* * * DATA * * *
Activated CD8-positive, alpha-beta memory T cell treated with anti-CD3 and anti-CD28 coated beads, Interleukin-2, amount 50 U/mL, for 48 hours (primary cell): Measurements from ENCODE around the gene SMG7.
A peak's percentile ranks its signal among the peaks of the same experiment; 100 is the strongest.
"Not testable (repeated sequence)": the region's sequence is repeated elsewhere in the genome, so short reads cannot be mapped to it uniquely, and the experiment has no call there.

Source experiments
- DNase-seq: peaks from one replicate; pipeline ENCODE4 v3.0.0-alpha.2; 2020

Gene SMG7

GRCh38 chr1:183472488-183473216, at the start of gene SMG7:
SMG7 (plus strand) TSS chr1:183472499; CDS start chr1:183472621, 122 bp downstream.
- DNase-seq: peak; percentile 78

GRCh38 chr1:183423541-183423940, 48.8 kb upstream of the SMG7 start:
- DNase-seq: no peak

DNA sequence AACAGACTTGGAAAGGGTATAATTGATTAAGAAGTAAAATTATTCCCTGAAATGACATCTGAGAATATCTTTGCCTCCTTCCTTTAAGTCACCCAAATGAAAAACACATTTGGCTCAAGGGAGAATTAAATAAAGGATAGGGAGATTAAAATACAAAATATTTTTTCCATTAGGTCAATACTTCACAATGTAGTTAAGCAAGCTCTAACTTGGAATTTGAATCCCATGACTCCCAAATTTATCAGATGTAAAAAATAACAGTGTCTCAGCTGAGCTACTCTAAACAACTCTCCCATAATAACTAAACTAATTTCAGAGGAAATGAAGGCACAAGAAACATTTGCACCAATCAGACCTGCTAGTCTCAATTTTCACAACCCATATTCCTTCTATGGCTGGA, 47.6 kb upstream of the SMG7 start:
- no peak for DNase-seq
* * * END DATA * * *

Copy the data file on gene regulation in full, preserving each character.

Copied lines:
Activated CD8-positive, alpha-beta memory T cell treated with anti-CD3 and anti-CD28 coated beads, Interleukin-2, amount 50 U/mL, for 48 hours (primary cell): Measurements from ENCODE around the gene SMG7.
A peak's percentile ranks its signal among the peaks of the same experiment; 100 is the strongest.
"Not testable (repeated sequence)": the region's sequence is repeated elsewhere in the genome, so short reads cannot be mapped to it uniquely, and the experiment has no call there.

Source experiments
- DNase-seq: peaks from one replicate; pipeline ENCODE4 v3.0.0-alpha.2; 2020

Gene SMG7

GRCh38 chr1:183472488-183473216, at the start of gene SMG7:
SMG7 (plus strand) TSS chr1:183472499; CDS start chr1:183472621, 122 bp downstream.
- DNase-seq: peak; percentile 78

GRCh38 chr1:183423541-183423940, 48.8 kb upstream of the SMG7 start:
- DNase-seq: no peak

DNA sequence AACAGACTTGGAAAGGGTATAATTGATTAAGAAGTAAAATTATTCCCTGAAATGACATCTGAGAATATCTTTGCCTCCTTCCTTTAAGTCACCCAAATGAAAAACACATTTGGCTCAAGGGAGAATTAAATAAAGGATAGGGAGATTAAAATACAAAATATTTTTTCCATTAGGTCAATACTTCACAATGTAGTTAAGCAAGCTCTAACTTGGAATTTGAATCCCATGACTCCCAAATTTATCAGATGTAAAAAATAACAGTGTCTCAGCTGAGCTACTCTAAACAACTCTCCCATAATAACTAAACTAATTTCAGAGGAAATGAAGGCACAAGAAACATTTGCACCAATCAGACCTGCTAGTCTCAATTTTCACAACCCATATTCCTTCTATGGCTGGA, 47.6 kb upstream of the SMG7 start:
- no peak for DNase-seq